Holy Rupert empire

News Corp. to unveil its annual earnings Aug. 13

This article was modified on Aug. 13, 2003.

NEW YORK — Getting one’s arms around the labyrinthine, global expanse of News Corp. is a challenge for even the sharpest investor.

As a result, News Corp.’s stock in the last year has generally under-performed that of its fast-charging U.S. offspring Fox Entertainment.

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Fox is clearly the stock-market darling, but News Corp. acts as the incubator that could generate the longterm value for shareholders.

It’s a global entity that could drum up income in virtually every country that is film- and TV-receptive — from the U.S. and the U.K. to potential biggies like China and India.

News Corp. will unveil its annual earnings Aug. 13. Operating income for 2003 is projected at $2.5 billion — and 70% of that derives from the U.S., via News Corp.’s 80.6% stake in Fox.

Substantial cash flows also come from its newspaper portfolios in the U.K. and Australia. Some of its most profitable holdings, like BSkyB, aren’t even consolidated in the earnings.

Richard Greenfield of Fulcrum Global Partners ranks News as his favorite media stock play for the long term.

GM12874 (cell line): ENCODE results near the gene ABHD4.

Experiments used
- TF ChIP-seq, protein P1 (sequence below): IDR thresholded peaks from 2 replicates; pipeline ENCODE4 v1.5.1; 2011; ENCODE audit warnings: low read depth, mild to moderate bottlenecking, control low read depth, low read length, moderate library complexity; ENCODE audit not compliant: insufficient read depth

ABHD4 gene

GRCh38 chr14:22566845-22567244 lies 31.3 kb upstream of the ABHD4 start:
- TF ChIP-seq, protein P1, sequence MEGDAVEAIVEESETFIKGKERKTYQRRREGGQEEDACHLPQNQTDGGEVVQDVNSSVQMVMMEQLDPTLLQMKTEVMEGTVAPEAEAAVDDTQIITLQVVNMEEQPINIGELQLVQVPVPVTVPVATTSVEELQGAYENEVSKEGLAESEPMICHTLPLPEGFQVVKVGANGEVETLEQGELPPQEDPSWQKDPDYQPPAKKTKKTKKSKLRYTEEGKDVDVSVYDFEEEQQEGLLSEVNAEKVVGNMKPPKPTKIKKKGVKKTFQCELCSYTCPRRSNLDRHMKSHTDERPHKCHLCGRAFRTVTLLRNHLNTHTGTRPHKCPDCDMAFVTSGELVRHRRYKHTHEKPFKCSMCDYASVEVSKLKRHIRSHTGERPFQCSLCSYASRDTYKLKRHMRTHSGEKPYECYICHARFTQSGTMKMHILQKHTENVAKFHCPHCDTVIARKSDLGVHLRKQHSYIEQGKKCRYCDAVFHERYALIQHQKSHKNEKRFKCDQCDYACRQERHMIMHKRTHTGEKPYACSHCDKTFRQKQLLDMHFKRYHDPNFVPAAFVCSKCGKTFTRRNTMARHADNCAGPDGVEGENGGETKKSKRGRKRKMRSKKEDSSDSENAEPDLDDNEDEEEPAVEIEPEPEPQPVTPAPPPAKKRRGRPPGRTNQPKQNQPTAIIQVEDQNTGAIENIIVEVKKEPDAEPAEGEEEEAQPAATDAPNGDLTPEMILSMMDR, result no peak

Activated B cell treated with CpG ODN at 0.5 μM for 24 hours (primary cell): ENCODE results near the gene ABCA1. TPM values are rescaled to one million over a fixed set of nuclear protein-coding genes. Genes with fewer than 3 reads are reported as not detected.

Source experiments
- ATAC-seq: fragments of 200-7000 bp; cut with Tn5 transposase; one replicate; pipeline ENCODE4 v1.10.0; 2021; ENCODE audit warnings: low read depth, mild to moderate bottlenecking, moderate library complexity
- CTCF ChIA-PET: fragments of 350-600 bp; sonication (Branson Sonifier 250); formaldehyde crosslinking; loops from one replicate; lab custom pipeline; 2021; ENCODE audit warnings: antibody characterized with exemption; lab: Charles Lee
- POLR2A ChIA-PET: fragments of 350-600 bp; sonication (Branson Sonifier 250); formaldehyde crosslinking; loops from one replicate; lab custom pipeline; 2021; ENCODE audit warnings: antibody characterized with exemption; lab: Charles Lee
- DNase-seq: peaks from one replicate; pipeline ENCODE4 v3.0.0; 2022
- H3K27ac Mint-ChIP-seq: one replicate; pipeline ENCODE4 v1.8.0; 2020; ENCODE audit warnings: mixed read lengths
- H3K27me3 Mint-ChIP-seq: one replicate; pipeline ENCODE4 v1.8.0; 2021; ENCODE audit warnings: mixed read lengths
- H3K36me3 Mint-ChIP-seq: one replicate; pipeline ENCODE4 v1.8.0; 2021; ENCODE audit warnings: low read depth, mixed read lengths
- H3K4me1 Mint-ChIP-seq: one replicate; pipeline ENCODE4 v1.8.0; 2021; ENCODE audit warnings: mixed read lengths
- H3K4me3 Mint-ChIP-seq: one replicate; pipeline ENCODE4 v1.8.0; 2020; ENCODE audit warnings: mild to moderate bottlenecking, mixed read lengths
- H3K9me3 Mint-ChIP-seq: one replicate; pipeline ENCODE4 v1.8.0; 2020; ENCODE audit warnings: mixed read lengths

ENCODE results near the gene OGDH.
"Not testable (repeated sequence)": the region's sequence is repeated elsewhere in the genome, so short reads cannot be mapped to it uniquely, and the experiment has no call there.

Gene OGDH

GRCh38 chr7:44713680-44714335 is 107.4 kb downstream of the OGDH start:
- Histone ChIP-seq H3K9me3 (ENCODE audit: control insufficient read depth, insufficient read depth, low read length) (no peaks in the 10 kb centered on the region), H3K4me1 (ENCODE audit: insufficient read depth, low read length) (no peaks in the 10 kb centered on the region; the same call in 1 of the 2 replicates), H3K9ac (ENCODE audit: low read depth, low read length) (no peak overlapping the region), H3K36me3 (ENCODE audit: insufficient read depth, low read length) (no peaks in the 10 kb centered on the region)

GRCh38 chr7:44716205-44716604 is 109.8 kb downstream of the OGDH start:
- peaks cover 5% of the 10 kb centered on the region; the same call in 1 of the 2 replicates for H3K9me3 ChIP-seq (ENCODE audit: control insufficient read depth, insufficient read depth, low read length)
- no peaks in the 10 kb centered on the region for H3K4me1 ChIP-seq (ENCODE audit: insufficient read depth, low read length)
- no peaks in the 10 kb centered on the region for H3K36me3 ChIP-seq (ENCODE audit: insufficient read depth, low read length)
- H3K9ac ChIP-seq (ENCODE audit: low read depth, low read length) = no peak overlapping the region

“No other company has that kind of footprint, it’s an unparalleled collection of assets.”

But News Corp.’s best financial years may still be ahead.

The era of making big global investments is largely over; one benefit of the new era is that corporate debt load is more manageable.

“The U.S is relatively mature and government may put pressure on further growth. But India (where News will soon launch a DBS service to support its channels) is now … profitable. China still losing money, but it’s developing,” Greenfield says.

While acknowledging that News Corp. is a complex company to cover, the analyst is a bull on its long-term value due to its willingness to take risks.

Still, Murdoch’s bold investment strategy can sometimes backfire: An expensive foray with the L.A. Dodgers and a $6 billion write-off on Gemstar and TV-Guide are testament to that.